Descrizione e studi dell’insigne fabbrica di S. Maria del Fiore – Sgrili
The book “Descrizione e studi dell’insigne fabbrica di S. Maria del Fiore” by Bernardo Sansone Sgrilli describes and depictures the old cathedral of S. Maria del Fiore, which was completed in 1436. It’s original construction, however, already began in 1296.
The layout of the book follows a simple, but effective structure. The first few pages give dedication to everyone that helped accomplish the book. Following the dedications are two pages that are addressed to the reader and seem to describe Sgrilli’s intentions, that he had whilst writing the book.
After these initial pages, it finally addresses the main subject of the book, the cathedral of S. Maria del Fiore. On this page (number III) we also get to see the first illustration of the cathedral, which shows an entire overview of its exterior. Like all the other illustration in the book, it is followed by an accompanying text.
The rest of the book gives quick explanations to seventeen different figures. Each of the figures has a description that is structured in the same way. The figure is first described in a short-written text that mostly consists of one to three pages and is then accompanied by a matching illustration.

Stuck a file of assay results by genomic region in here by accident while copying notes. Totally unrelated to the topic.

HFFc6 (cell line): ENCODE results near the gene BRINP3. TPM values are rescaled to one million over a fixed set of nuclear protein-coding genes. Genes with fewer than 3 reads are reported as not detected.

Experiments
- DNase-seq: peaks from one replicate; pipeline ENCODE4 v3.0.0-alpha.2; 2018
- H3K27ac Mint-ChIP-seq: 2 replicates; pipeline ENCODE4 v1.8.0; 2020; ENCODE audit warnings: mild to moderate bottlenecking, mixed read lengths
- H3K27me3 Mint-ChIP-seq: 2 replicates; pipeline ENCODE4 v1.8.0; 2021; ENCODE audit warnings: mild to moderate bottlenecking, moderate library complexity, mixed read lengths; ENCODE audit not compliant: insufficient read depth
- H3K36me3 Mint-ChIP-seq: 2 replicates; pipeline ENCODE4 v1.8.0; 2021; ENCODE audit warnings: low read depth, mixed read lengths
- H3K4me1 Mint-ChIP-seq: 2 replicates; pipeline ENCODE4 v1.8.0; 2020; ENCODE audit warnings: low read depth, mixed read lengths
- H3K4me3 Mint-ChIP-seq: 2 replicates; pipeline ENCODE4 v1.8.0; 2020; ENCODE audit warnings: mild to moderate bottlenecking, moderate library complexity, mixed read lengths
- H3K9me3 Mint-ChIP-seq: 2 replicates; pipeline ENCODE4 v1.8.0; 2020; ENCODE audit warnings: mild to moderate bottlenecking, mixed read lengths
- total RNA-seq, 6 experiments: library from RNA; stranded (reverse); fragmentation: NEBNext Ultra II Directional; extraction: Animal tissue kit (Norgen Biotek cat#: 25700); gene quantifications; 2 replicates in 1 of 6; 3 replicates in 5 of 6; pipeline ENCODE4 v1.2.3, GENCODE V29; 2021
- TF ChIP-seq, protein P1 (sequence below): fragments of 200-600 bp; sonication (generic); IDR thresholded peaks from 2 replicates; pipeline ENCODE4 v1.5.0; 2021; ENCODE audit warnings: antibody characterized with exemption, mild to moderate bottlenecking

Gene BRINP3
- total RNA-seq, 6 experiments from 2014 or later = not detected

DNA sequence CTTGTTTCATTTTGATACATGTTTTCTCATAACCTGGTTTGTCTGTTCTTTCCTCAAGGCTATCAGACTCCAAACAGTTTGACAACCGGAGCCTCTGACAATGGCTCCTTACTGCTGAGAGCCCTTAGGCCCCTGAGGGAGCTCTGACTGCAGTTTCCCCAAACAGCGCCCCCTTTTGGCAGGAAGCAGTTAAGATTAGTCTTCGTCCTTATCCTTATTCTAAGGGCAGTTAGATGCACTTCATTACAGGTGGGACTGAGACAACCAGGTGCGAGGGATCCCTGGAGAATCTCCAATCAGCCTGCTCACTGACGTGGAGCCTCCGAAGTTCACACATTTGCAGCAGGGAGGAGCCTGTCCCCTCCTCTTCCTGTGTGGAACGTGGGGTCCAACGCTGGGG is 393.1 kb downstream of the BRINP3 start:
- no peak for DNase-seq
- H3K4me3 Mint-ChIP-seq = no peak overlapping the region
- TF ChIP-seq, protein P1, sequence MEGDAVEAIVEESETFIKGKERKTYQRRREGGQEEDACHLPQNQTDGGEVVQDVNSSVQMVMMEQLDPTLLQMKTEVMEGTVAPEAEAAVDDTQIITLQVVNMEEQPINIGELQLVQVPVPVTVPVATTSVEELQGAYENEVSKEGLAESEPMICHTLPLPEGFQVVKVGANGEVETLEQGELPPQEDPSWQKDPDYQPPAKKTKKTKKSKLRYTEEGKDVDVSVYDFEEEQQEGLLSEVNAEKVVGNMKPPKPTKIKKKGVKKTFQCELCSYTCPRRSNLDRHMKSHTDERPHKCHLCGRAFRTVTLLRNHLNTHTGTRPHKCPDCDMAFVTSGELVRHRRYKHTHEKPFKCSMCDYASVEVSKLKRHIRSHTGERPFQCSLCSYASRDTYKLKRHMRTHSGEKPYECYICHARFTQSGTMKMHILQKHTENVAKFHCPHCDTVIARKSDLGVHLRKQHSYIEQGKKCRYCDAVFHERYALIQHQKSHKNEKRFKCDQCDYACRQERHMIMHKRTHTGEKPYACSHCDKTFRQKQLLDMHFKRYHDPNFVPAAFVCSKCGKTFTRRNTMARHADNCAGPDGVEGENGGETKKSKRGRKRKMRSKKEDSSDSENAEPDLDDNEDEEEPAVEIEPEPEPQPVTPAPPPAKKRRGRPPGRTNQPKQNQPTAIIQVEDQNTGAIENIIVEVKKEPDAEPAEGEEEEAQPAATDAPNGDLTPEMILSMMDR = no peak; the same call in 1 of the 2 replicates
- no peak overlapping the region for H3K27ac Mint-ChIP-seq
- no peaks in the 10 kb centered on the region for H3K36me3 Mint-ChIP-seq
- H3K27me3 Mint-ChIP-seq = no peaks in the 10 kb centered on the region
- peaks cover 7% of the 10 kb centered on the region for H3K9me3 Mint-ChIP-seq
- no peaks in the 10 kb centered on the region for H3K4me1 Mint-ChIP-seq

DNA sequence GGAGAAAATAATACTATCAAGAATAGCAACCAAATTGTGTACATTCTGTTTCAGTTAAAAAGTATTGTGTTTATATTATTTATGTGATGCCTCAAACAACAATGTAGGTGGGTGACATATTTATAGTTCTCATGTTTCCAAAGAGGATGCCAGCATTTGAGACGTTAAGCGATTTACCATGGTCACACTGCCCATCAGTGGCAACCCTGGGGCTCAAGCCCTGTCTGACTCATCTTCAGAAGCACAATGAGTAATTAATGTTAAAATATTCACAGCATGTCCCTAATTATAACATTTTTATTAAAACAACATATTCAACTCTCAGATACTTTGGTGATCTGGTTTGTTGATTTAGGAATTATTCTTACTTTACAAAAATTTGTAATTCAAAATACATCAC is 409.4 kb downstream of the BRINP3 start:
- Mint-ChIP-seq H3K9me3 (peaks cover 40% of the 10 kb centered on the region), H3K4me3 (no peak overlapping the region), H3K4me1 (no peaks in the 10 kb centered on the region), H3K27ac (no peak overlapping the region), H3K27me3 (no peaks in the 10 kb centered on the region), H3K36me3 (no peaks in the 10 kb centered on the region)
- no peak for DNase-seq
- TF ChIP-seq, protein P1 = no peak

However, the way that these illustrations are being placed and shown in the book, don’t give them a secondary meaning. Nether the written text nor the illustrations seem to have a more important function. They are both equally important. This is shown by the size that the drawings take. They often take up the space of two separate pages, when the text might only take up one.
The illustrations help clarify and underline the points that were made in the short descriptions. They give visuals to the reader and therefore support Sgrillis analysis. Whilst we don’t necessarily need the drawing to have our own picture of it in our head, it perfectly gives us the vision that Sgrilli had whilst writing the book. Additionally, they transport information in a different way then the written words, giving us even more detail than we would have had by simply reading the text. Some illustrations might be vague and only for the purpose of giving a grand overview, while others are extremely precise and show every little crack and crevice that can be found in the walls.
Without the use of illustrations, in my opinion, the book would be a lot harder to follow and might even be confusing, when not directly in front of the cathedral.
3. example, structure, repetition